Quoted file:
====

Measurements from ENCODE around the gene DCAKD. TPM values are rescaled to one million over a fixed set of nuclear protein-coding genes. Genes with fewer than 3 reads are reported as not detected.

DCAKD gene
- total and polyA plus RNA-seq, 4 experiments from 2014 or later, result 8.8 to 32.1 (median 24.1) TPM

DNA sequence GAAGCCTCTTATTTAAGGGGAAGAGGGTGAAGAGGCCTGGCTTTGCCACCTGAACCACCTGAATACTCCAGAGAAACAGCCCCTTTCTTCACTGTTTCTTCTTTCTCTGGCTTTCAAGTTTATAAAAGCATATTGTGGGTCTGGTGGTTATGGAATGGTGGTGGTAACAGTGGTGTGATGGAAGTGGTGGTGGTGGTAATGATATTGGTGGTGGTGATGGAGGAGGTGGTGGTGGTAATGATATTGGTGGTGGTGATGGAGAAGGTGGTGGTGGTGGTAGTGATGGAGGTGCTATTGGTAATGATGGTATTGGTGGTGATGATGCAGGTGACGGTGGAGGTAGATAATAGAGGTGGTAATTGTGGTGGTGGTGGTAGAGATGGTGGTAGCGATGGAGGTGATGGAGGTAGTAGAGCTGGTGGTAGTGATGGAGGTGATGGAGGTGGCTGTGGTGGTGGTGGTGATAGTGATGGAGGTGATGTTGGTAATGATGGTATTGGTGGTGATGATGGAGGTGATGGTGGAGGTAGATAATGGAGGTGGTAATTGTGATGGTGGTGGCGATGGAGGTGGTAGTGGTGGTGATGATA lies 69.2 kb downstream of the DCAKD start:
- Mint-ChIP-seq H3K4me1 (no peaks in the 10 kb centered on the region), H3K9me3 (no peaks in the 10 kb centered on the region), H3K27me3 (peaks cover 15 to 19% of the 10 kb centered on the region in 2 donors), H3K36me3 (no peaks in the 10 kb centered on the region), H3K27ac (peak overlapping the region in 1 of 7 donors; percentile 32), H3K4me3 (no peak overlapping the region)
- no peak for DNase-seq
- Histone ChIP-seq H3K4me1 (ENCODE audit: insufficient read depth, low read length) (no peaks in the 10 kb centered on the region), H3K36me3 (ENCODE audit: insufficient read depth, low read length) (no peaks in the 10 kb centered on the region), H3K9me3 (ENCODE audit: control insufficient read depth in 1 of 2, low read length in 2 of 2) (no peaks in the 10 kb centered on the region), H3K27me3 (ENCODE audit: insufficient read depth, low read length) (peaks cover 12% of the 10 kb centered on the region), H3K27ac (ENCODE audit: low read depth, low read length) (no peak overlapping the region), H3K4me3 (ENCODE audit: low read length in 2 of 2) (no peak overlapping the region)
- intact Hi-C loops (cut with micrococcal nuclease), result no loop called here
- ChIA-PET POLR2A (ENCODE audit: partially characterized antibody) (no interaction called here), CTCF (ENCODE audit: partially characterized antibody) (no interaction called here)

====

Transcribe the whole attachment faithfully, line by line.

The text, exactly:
Measurements from ENCODE around the gene DCAKD. TPM values are rescaled to one million over a fixed set of nuclear protein-coding genes. Genes with fewer than 3 reads are reported as not detected.

DCAKD gene
- total and polyA plus RNA-seq, 4 experiments from 2014 or later, result 8.8 to 32.1 (median 24.1) TPM

DNA sequence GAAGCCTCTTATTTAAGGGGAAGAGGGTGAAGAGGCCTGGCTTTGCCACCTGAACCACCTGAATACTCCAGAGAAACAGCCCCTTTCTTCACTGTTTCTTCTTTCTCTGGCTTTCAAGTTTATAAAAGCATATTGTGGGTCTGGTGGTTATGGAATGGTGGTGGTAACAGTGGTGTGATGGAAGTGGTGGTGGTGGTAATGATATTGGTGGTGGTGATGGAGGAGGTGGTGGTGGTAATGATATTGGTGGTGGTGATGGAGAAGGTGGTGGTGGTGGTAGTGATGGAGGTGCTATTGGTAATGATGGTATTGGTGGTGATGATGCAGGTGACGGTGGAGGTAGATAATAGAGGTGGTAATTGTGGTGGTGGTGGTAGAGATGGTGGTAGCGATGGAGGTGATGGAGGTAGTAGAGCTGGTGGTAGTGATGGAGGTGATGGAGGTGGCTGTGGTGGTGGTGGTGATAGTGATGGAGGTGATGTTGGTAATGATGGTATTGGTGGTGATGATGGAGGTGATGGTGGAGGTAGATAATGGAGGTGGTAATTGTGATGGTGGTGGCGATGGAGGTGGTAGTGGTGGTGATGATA lies 69.2 kb downstream of the DCAKD start:
- Mint-ChIP-seq H3K4me1 (no peaks in the 10 kb centered on the region), H3K9me3 (no peaks in the 10 kb centered on the region), H3K27me3 (peaks cover 15 to 19% of the 10 kb centered on the region in 2 donors), H3K36me3 (no peaks in the 10 kb centered on the region), H3K27ac (peak overlapping the region in 1 of 7 donors; percentile 32), H3K4me3 (no peak overlapping the region)
- no peak for DNase-seq
- Histone ChIP-seq H3K4me1 (ENCODE audit: insufficient read depth, low read length) (no peaks in the 10 kb centered on the region), H3K36me3 (ENCODE audit: insufficient read depth, low read length) (no peaks in the 10 kb centered on the region), H3K9me3 (ENCODE audit: control insufficient read depth in 1 of 2, low read length in 2 of 2) (no peaks in the 10 kb centered on the region), H3K27me3 (ENCODE audit: insufficient read depth, low read length) (peaks cover 12% of the 10 kb centered on the region), H3K27ac (ENCODE audit: low read depth, low read length) (no peak overlapping the region), H3K4me3 (ENCODE audit: low read length in 2 of 2) (no peak overlapping the region)
- intact Hi-C loops (cut with micrococcal nuclease), result no loop called here
- ChIA-PET POLR2A (ENCODE audit: partially characterized antibody) (no interaction called here), CTCF (ENCODE audit: partially characterized antibody) (no interaction called here)